Now Leaving Comfort Zone: Doing What I’ve Always Wanted

Plants & Rocks at OP
The opportunities are always out there, but how many of us reach out to them? I’m talking about things you’ve always dreamed of doing. It’s different for everyone, but for me the list includes a few things that I’ve been wanting to do since childhood. Here are my top four:

1. Scuba diving (ever since I saw my first Jacques Cousteau program).
2. Fying an airplane. I did get an opportunity to do that as a late teen, in a Cessna with dual controls. My cousin was getting her A&P license at the time, and her instructor took me up. It was great. I’d still like to get a pilot’s license and fly wherever I want to.
3. Owning a yacht and sailing around the world. (I’d really better get started on this one)
4. Publishing a book (or several).

I think the main thing that has been holding me back is my inability to see these things as not only possible, but as real. There is a sense that these dreams are extravagant, self-indulgent, and superfluous. The idea that life should be about doing “serious” things and “making money.” Also, I (as I assume is true for many others) look around for approval/permission from others. That is a big mistake. I’m not sure why I haven’t done these things yet, but, as the second half of my life begins, I figure I’d better get off the observation deck and into the water. Literally.

Incidental Inspiration

Yesterday I saw a movie on Netflix called “Maidentrip” about a 14-year-old girl from the Netherlands named Laura Dekker who literally sailed around the world by herself, in a 40-foot ketch named Guppy. It was inspiring, to say the least. Once she decided to undertake the voyage, Dutch child welfare services tried to stop her, and she had to go through harrowing legal battles before getting clearance. She finally won and achieved her ambition, documenting the voyage on video.

First Steps

I’ve signed up for a scuba diving certification class! It starts in about three weeks. I’m excited about it, and also a little apprehensive. I’m not apprehensive about the diving part, or being underwater, or any of that. I’m concerned about passing the prerequisite, which includes swimming 3/4 of the length of the pool underwater on one breath. I can swim the whole length underwater with fins on. But I’m pretty sure it will be fins off for the test. The other two qualifying tests are to surface swim 5 lengths of the pool (piece of cake) and tread water for 10 minutes (could do it in my sleep). But why is it so hard to swim underwater? I have been practicing. So far, all I can do is a little over half a length. The harder I try, the harder it is. Today, I talked with some fellow swimmers, who gave me pointers. Look down, not up. Keep your body horizontal. Stay relaxed. Find the “zone” in which you continuously glide forward with minimal effort from your limbs. It’s tricky, because you have to stay rigid enough to keep the forward momentum, but relaxed enough to conserve energy and oxygen. One of my fellow swimmers even demonstrated for me. He made it look effortless.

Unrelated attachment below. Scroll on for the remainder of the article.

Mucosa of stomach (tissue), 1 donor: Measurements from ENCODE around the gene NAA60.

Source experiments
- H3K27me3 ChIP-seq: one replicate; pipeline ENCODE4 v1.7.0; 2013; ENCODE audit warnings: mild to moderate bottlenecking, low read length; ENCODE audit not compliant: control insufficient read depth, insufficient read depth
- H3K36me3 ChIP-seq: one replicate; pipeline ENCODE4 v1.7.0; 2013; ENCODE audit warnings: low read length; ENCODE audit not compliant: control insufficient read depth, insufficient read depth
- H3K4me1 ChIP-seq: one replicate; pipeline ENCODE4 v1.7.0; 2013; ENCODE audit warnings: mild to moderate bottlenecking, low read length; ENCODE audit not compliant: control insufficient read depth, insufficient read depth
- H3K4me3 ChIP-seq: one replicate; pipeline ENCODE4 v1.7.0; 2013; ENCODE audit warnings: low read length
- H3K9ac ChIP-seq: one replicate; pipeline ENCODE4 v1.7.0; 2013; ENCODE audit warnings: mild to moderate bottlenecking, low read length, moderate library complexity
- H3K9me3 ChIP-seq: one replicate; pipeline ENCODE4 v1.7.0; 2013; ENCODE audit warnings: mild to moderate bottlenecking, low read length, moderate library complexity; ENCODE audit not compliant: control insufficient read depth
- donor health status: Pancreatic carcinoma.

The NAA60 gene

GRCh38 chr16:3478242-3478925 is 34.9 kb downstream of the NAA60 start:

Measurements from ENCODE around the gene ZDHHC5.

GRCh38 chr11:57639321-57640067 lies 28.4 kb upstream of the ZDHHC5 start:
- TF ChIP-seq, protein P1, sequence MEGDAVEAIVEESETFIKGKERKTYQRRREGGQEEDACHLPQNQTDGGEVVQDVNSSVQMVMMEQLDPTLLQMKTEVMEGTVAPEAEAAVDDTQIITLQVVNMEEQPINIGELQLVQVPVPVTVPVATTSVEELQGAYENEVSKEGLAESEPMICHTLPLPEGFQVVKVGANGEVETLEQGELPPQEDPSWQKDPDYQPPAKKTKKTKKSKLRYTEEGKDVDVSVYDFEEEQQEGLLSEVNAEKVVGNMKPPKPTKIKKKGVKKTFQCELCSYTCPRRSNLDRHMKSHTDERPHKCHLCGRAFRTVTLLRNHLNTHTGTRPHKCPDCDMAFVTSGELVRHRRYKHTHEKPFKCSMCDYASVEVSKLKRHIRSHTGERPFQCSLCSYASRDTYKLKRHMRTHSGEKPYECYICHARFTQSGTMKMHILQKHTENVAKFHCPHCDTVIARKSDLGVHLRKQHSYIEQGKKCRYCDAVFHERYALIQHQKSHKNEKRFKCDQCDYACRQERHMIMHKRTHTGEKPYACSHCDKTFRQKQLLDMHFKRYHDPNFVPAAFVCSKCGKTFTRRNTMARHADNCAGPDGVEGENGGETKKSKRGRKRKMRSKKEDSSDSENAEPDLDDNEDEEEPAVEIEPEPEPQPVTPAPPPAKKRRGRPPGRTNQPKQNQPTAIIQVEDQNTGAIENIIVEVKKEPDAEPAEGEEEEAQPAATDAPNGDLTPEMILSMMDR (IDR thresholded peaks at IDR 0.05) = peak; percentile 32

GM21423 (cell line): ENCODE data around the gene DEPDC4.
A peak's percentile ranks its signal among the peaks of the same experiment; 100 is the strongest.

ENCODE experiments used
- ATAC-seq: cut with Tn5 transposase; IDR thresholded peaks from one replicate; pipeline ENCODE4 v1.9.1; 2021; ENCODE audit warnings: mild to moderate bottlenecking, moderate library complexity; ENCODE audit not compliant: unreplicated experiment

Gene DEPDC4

Finally, they suggested I look on YouTube for instructional videos on free diving. I’m about to check into those. I know that most of getting past this is psychological, and that persistence will eventually pay off. I’ll keep you posted on my progress. Wish me luck!!

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Author: Writewireless

I am a thinker, educator, and writer, who teaches English, French, design, and career skills. My articles and posts about being human, teaching, careers, parenting, travel, and world affairs have been published in various newsletters, websites, and blogs. I currently teach and inspire young people to write and to explore the world.

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